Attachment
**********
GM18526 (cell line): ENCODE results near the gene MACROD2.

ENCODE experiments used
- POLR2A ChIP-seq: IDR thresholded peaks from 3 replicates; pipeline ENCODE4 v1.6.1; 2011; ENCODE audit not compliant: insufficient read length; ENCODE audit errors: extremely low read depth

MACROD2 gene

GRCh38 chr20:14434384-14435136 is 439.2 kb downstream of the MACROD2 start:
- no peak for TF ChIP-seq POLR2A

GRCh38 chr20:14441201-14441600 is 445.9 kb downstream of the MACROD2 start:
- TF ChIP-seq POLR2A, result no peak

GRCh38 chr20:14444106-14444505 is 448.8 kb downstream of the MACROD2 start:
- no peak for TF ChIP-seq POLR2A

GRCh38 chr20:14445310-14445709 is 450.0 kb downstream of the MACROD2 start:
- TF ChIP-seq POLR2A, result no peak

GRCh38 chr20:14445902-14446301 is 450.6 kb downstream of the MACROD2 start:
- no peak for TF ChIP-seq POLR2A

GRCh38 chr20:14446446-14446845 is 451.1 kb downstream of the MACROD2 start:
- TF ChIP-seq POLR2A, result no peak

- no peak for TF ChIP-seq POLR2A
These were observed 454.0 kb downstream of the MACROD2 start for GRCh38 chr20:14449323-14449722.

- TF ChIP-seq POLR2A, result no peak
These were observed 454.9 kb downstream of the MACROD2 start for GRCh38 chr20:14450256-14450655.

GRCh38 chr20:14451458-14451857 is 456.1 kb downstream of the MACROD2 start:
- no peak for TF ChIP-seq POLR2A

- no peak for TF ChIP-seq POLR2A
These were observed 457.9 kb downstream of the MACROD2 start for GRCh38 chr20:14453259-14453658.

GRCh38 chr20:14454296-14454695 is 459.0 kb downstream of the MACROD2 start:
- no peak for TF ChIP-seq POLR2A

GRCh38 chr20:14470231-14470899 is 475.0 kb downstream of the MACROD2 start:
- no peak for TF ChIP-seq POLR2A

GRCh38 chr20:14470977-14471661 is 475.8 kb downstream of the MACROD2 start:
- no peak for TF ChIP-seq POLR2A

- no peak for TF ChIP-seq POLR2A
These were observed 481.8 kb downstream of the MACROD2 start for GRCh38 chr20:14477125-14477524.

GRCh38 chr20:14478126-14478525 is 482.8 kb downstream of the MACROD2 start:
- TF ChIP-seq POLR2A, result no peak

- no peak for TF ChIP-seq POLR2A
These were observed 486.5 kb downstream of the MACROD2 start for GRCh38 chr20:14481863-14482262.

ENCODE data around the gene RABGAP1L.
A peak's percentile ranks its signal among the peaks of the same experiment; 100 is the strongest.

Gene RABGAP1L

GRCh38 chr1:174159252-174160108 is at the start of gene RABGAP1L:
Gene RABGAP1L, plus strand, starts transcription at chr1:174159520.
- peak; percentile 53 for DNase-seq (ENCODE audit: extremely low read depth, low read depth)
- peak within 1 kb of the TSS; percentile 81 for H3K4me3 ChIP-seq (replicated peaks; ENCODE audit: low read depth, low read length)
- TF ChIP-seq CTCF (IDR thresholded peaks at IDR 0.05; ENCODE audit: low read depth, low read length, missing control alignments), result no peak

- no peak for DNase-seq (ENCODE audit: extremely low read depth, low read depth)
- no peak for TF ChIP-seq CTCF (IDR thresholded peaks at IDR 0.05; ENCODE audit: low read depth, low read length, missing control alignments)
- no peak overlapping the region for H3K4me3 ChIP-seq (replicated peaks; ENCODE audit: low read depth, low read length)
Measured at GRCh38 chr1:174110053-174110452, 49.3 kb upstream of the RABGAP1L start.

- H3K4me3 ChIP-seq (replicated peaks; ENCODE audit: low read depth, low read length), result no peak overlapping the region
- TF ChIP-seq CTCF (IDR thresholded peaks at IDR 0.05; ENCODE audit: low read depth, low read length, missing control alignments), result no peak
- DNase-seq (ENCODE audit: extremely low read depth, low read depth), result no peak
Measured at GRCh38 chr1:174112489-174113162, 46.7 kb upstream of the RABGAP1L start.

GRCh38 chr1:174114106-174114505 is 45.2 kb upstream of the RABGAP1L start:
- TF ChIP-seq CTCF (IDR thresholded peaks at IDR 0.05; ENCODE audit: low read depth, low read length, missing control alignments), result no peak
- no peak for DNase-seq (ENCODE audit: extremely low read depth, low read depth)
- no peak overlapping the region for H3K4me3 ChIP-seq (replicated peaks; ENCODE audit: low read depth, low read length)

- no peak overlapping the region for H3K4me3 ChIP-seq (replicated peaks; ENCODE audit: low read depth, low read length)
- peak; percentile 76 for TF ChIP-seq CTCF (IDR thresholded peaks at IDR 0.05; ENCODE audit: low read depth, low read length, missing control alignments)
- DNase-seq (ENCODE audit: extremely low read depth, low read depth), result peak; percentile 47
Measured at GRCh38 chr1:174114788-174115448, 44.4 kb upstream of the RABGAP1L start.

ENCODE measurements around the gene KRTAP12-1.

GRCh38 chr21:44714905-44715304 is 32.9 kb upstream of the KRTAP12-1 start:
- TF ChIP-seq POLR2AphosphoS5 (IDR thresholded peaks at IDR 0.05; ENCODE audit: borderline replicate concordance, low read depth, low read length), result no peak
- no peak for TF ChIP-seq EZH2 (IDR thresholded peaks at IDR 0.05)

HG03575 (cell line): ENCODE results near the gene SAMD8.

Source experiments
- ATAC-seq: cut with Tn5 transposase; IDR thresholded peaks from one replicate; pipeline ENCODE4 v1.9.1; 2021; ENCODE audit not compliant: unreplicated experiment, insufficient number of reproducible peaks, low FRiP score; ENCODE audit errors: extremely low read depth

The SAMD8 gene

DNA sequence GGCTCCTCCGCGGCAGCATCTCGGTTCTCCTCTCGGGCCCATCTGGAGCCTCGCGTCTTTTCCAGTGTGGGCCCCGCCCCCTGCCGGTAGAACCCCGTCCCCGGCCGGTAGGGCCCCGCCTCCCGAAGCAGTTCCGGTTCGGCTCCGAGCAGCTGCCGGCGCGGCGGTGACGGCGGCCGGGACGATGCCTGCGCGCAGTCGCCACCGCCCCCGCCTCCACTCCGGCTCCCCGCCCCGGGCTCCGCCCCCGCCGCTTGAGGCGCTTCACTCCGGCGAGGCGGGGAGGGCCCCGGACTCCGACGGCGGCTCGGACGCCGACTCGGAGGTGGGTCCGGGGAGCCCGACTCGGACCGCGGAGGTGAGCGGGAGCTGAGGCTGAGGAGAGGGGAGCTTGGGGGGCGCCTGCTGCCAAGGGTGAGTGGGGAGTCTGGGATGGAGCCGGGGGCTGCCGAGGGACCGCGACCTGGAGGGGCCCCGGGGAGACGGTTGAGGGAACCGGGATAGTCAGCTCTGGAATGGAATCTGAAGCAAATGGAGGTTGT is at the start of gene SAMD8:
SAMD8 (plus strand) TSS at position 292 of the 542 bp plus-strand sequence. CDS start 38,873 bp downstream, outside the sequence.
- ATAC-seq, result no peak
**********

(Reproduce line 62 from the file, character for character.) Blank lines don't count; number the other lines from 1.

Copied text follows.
GRCh38 chr21:44714905-44715304 is 32.9 kb upstream of the KRTAP12-1 start: